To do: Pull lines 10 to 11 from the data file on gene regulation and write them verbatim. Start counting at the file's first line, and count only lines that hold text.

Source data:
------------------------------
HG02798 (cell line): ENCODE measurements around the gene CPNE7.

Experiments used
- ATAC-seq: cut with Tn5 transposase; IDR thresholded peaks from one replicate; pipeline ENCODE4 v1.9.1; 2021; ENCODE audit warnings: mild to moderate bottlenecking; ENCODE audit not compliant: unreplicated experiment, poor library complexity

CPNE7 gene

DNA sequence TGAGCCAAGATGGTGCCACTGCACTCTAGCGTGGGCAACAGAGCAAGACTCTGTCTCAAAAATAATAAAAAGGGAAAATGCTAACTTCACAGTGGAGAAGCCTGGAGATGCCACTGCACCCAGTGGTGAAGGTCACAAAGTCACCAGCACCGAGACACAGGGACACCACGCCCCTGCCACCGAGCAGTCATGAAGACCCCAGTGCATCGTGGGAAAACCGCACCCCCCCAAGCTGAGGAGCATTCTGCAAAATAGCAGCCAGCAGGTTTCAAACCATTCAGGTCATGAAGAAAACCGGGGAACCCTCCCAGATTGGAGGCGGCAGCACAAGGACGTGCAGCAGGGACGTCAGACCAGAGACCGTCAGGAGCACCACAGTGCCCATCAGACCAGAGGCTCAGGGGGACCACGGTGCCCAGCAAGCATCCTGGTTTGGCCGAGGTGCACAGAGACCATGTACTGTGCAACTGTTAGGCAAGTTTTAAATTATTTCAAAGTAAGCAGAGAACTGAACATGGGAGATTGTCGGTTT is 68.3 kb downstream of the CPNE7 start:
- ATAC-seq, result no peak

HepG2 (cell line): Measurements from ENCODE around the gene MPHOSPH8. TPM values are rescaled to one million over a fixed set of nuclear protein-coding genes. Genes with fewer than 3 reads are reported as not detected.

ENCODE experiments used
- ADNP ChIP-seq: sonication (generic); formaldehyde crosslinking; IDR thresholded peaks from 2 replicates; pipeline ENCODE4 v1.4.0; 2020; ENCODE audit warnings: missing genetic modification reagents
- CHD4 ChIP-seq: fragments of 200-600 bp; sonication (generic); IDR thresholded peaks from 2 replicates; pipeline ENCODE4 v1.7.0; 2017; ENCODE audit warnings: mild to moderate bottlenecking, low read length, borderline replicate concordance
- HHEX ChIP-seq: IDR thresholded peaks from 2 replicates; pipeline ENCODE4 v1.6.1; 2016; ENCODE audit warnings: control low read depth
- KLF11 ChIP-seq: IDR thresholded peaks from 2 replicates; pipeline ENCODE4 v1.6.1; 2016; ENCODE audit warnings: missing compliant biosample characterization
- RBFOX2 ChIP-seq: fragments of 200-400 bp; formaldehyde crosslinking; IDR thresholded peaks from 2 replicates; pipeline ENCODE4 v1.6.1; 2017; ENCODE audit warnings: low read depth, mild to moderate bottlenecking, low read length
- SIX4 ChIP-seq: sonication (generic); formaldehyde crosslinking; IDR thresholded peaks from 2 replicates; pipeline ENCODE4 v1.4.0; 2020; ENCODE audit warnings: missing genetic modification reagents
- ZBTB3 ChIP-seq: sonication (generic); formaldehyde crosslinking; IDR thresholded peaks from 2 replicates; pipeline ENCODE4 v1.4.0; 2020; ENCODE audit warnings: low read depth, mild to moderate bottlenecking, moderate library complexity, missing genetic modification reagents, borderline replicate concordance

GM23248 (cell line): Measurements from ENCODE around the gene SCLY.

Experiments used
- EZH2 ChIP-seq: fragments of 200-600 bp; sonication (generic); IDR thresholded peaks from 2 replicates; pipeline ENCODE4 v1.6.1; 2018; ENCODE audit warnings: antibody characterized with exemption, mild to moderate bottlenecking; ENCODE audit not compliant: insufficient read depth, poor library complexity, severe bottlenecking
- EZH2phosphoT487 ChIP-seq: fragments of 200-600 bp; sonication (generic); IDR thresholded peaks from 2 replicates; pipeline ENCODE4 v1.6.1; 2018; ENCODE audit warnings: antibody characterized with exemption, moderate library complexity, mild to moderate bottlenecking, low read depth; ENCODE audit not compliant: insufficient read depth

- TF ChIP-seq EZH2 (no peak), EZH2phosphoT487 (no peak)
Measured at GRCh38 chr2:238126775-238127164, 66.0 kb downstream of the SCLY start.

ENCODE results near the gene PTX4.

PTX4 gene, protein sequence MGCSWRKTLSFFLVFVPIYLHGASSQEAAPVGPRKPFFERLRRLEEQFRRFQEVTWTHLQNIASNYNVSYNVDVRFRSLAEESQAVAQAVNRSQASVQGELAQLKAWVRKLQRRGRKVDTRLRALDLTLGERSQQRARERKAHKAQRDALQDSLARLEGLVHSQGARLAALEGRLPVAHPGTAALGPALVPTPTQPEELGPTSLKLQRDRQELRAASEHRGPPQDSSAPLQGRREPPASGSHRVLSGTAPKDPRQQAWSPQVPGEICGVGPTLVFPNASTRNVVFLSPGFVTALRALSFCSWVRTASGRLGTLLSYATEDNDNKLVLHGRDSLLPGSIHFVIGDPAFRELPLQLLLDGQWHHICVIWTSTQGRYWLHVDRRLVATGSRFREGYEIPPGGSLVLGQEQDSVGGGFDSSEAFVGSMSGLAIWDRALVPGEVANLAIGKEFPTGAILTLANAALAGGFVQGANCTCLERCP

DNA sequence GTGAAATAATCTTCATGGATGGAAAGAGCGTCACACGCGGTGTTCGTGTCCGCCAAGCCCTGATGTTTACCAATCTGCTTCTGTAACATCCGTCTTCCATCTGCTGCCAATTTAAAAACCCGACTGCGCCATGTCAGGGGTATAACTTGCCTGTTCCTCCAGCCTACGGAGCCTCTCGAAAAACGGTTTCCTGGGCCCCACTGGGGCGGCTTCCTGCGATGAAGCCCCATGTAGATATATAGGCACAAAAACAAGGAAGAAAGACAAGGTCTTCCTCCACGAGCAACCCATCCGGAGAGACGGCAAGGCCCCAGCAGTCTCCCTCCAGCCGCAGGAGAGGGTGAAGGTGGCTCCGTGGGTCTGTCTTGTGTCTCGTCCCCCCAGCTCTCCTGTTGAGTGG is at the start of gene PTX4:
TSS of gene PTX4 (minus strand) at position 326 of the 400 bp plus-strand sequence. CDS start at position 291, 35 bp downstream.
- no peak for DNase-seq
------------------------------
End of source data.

- CHD4 ChIP-seq: fragments of 200-600 bp; sonication (generic); IDR thresholded peaks from 2 replicates; pipeline ENCODE4 v1.7.0; 2017; ENCODE audit warnings: mild to moderate bottlenecking, low read length, borderline replicate concordance
- HHEX ChIP-seq: IDR thresholded peaks from 2 replicates; pipeline ENCODE4 v1.6.1; 2016; ENCODE audit warnings: control low read depth